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German teenagers help strip Hitler of honorary citizenship

Ben KnightFebruary 2, 2016

German teenagers have won a prize for digging into the Nazi past of their hometown of Uetersen to prove that Hitler had never been stripped of his honorary citizenship. They say the town authorities tried to dodge them.

Adolf Hitler NSDAP Rede vor Mitgliedern
Image: picture-alliance/dpa/Keystone

Eight teenagers have won a German national civil courage award for a school project that showed that Adolf Hitler had never been stripped of the honorary citizenship of their hometown of Uetersen.

The eight teenagers spent over a year on their research project, questioning the town's mayor, who in turn questioned the Bundestag's research service. Both initially referred the children to a Wikipedia article claiming that honorary citizenship expired with Adolf Hitler's death in 1945.

But there was no proof of this, and the town eventually corrected the error at a ceremony in December. The students' tenacity was rewarded with the Bertini prize for Civil Courage in Hamburg in late January. "I'd be lying if I said it wasn't exciting," said Arvid Maiwald, one of the students.

The students made an eight-minute film for a sociology and media class in which they interviewed historians and local officials, none of whom could come up with a good reason why the Nazi dictator was still an honorary citizen of the small northern German town of around 18,000 inhabitants.

Deutschland Berlin Bundestag Gedenken Holocaust Norbert Lammert
The president of the German Bundestag responded to the mayor's questionImage: Reuters/F. Bensch

"There was a suspicion that there was a problem with the honorary citizenship in Uetersen, that had been around for a while - that something could be rotten about it," the 16-year-old Maiwald told DW. "We picked that up and unraveled it again."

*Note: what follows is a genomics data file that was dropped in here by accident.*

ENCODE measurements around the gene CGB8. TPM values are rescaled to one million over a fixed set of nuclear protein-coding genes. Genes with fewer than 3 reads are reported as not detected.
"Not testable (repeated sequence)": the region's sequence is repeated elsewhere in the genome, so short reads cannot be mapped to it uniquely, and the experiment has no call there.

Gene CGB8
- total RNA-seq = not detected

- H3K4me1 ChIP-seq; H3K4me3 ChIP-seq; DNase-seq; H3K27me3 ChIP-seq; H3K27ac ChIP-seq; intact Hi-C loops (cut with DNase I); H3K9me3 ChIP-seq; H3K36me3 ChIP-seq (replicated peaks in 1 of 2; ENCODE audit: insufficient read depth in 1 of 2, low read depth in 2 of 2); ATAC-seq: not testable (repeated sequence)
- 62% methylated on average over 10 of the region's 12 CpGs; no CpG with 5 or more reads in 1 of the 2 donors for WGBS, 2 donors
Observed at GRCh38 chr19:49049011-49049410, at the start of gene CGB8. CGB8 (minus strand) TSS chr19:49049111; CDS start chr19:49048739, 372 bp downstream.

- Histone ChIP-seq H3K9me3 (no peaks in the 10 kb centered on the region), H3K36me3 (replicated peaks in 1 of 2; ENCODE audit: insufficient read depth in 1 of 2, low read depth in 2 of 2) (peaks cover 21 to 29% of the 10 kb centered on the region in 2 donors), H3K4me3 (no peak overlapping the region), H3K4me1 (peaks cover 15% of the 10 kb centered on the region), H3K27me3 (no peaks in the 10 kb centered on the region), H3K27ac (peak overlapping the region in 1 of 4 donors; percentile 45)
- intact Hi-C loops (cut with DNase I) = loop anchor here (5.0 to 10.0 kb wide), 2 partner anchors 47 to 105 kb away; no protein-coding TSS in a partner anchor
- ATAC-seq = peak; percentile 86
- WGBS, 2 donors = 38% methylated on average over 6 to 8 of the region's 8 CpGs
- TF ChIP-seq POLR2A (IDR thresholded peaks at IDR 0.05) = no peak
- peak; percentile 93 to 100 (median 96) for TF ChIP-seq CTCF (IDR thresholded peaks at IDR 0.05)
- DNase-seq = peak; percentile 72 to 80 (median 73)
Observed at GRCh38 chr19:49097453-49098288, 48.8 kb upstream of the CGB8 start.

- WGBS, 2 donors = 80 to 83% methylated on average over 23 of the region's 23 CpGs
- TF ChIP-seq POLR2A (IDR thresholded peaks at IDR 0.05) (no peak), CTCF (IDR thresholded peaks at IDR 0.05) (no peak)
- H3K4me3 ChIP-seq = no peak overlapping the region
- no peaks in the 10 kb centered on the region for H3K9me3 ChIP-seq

Forgotten story

The students' video begins by noting that Hitler had been offered the honorary citizenship in November 1934, a year after his rise to power, and had accepted it in writing. It then shows an email exchange with Uetersen Mayor Andrea Hansen, who did not want to be interviewed on camera, in which the students asked for evidence that the citizenship had been withdrawn.

According to the students, the mayor responded by referring them to a Wikipedia article on Hitler's honorary citizenships, which stated that the honorary citizenship had been withdrawn "after the end of World War Two." Though she denied this to the NDR regional broadcaster, she admitted that no documents could be found backing up the claim.

The students then tracked down the author of the Wikipedia article, but he was also unable to produce any evidence. Another city official, Adolf Bergmann, could only say that he had heard that the council had stripped Hitler of the honor in 1946, and that this was recorded in some "handwritten" records, but he did not know where they were. "It was very clear that it was the whole procedure was very uncomfortable for the town of Uetersen," said Maiwald.

In the meantime, in fact, Andrea Hansen took the question to the German parliament's own research service - which only referred the mayor to the un-sourced Wikipedia article, and suggested looking in the non-existent city records.

Let sleeping Nazis lie

In the students' opinion, the authorities were notably reluctant to dig up the issue, and dragged their heels about formally stripping Hitler of the honor. "It was something that they could have done in a matter of minutes," said Maiwald. "They could have done it before."

"It started getting interesting when we began corresponding with the Bundestag's research service," remembered Florian Steig, another of the students. "That was when we started concluding that not everything had been made public and that things were being covered up a bit. And things started being unclear."

"The city of Uetersen definitely didn't want to hear anything about this," Steig told DW. "Until the end they kept denying that Hitler was still an honorary citizen. That was why they contacted the Bundestag, to buy some time and somehow get us off their backs."

Steig also thinks many German towns have a problem with facing up to the Nazi past. "We do think that going over the Nazi past leaves something to be desired, and that people don't really want to hear about it."

Around 4,000 towns and villages in Germany (plus a few in Austria) made Hitler an honorary citizen during his life, and some have been very late in stripping him of it. Dozens of others have never formally stripped Hitler of the honor.